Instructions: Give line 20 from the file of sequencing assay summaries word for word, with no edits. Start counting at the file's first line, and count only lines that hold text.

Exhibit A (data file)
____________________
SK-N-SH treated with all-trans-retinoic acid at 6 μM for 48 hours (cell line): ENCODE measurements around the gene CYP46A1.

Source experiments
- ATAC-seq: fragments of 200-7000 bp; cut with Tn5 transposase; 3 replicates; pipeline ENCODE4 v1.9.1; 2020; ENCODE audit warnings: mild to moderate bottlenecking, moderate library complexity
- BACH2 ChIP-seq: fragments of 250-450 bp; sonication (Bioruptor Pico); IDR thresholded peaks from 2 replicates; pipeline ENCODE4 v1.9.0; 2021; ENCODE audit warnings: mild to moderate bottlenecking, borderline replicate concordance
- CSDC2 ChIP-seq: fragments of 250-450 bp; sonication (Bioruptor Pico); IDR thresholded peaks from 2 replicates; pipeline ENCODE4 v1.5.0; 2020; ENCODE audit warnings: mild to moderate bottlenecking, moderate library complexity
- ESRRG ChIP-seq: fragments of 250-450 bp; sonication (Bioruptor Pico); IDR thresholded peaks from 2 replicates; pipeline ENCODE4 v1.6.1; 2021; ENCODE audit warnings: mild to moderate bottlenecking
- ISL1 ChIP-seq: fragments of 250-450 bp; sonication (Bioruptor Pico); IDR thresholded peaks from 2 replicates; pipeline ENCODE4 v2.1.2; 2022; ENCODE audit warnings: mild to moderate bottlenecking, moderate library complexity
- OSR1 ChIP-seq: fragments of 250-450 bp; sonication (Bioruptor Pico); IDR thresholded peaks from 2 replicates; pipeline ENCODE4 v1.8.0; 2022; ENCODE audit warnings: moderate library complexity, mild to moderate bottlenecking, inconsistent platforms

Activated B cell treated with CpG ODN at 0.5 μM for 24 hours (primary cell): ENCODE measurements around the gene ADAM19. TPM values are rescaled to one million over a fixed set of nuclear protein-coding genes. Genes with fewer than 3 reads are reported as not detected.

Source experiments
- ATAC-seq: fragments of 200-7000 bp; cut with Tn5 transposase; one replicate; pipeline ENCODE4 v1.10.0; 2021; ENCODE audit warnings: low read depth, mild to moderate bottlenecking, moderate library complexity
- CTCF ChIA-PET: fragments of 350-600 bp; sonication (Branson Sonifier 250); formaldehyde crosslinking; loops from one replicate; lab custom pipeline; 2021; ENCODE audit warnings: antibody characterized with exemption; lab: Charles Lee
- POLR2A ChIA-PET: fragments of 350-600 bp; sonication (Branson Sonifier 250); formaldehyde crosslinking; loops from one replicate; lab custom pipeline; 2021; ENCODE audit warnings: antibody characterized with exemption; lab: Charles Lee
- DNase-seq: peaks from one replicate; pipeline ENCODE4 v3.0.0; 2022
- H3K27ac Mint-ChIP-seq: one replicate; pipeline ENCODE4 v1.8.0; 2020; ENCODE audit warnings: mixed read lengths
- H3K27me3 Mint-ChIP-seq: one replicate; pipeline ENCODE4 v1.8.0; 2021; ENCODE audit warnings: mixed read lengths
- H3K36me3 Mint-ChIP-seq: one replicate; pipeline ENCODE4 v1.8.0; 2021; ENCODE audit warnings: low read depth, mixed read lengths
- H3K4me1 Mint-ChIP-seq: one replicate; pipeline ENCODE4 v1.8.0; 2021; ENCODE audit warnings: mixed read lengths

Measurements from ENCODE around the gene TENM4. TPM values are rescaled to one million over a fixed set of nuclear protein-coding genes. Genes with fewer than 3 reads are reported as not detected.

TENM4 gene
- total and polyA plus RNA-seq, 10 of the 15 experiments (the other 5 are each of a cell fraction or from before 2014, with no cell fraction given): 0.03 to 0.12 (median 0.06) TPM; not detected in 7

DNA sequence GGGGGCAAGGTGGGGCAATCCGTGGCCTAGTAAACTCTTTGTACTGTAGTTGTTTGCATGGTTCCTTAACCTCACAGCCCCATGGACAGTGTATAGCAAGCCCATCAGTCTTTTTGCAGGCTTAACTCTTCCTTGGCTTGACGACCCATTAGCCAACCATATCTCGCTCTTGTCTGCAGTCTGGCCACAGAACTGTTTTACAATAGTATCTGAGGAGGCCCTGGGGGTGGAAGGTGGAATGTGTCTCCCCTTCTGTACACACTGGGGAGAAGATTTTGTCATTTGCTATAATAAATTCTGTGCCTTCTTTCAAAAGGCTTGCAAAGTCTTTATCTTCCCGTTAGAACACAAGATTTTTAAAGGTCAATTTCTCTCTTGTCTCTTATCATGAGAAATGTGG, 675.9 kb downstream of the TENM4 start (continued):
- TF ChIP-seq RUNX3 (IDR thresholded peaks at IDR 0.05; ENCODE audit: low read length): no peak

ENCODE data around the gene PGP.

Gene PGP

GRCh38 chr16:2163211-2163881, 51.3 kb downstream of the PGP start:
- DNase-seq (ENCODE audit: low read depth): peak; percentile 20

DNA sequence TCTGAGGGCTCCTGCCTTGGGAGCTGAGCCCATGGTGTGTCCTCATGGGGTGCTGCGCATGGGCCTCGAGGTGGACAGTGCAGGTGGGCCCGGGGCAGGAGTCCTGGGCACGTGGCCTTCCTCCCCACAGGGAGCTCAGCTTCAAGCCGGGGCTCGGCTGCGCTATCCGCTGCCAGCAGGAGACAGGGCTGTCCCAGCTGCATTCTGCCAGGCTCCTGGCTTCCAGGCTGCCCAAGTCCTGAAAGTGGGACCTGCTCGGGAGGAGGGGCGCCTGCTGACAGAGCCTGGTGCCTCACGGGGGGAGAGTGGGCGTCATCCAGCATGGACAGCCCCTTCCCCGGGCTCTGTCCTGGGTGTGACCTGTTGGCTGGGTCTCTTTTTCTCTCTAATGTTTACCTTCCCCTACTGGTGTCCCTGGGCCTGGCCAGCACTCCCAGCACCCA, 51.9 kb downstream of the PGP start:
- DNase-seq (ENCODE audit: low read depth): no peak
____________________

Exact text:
TENM4 gene